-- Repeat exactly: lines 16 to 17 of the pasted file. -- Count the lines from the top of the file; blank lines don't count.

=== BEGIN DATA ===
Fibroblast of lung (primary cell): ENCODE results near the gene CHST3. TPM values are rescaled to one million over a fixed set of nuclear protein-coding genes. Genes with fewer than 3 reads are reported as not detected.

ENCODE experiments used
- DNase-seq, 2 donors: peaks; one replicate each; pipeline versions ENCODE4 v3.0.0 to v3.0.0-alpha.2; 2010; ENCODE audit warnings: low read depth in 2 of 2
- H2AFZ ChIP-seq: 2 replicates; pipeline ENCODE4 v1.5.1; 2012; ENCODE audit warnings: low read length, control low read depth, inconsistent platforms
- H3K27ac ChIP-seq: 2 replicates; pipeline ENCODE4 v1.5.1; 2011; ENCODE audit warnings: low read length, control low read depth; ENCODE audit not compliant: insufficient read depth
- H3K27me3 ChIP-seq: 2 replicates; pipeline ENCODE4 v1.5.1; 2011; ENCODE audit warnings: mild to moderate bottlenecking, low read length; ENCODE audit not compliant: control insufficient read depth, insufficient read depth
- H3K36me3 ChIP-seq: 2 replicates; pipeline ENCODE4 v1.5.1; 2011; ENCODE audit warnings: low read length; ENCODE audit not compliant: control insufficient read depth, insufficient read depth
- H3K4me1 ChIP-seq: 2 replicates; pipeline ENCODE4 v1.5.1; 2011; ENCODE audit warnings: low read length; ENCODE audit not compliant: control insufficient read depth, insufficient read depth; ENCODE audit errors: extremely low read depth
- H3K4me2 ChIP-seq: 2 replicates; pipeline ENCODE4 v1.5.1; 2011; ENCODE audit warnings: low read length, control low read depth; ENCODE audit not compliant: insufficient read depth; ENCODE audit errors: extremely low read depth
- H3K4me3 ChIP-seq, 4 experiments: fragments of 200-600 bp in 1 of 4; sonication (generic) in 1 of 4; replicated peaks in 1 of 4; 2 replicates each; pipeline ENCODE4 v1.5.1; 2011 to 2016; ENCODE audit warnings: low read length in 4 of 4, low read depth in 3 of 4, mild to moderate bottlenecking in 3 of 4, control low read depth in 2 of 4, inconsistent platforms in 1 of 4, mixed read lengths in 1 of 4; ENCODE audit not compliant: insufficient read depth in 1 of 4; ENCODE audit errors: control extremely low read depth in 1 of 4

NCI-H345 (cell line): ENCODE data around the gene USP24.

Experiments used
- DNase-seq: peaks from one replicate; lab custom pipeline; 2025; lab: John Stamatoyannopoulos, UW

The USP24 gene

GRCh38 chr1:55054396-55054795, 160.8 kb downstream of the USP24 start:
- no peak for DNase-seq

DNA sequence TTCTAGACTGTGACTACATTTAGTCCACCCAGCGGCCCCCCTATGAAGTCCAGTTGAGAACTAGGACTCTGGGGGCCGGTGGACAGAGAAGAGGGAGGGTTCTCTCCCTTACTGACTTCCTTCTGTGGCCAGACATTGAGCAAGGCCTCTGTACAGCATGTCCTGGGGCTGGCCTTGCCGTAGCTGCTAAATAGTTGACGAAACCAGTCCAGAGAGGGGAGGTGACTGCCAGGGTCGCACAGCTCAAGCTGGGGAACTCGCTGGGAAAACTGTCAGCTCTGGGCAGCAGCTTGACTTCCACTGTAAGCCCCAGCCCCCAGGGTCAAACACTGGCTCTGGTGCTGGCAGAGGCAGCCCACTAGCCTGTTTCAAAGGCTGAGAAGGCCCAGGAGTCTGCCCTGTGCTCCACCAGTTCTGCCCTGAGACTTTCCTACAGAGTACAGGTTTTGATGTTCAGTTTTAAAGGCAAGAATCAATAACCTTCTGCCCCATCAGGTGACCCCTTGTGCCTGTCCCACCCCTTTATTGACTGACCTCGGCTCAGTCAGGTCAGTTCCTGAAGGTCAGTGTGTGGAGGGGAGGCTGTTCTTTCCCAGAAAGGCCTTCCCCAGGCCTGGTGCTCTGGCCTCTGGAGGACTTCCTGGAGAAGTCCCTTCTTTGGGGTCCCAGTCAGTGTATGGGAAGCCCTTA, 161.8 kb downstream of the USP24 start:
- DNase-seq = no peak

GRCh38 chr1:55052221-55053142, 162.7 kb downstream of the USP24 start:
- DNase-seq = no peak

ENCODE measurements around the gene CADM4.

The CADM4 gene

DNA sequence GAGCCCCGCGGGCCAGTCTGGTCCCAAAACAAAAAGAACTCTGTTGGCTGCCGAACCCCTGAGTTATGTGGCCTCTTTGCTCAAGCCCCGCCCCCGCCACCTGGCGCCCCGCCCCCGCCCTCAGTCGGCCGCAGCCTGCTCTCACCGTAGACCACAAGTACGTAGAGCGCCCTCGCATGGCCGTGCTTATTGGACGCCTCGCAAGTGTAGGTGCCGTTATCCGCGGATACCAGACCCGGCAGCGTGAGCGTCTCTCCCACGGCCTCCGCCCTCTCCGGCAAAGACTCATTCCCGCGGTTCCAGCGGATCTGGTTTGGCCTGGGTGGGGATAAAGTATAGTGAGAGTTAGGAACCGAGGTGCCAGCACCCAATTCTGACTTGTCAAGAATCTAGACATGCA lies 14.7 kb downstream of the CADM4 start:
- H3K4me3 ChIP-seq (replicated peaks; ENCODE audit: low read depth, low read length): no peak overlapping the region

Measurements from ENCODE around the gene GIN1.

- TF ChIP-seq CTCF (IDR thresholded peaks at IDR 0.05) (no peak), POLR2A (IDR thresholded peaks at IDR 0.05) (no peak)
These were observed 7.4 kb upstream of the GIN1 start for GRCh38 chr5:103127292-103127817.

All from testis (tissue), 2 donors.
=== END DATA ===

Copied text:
- no peak for DNase-seq

DNA sequence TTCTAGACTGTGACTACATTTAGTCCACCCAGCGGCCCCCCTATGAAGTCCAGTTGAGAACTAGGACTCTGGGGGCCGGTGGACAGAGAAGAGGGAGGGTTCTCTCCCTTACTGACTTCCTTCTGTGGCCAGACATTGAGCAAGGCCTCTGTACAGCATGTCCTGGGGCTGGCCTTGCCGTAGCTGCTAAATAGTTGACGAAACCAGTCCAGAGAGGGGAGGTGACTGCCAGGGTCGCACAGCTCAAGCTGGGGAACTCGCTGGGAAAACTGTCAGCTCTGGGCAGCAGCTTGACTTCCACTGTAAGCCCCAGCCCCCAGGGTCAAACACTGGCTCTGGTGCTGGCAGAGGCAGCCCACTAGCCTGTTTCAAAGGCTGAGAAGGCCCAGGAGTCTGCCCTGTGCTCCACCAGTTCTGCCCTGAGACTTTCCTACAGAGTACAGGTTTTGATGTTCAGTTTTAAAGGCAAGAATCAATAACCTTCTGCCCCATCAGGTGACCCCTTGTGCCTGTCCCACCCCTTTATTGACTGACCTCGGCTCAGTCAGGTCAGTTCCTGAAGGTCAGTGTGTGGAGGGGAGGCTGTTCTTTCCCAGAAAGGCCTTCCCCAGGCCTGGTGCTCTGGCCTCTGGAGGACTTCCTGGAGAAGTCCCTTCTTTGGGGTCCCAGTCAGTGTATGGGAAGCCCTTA, 161.8 kb downstream of the USP24 start: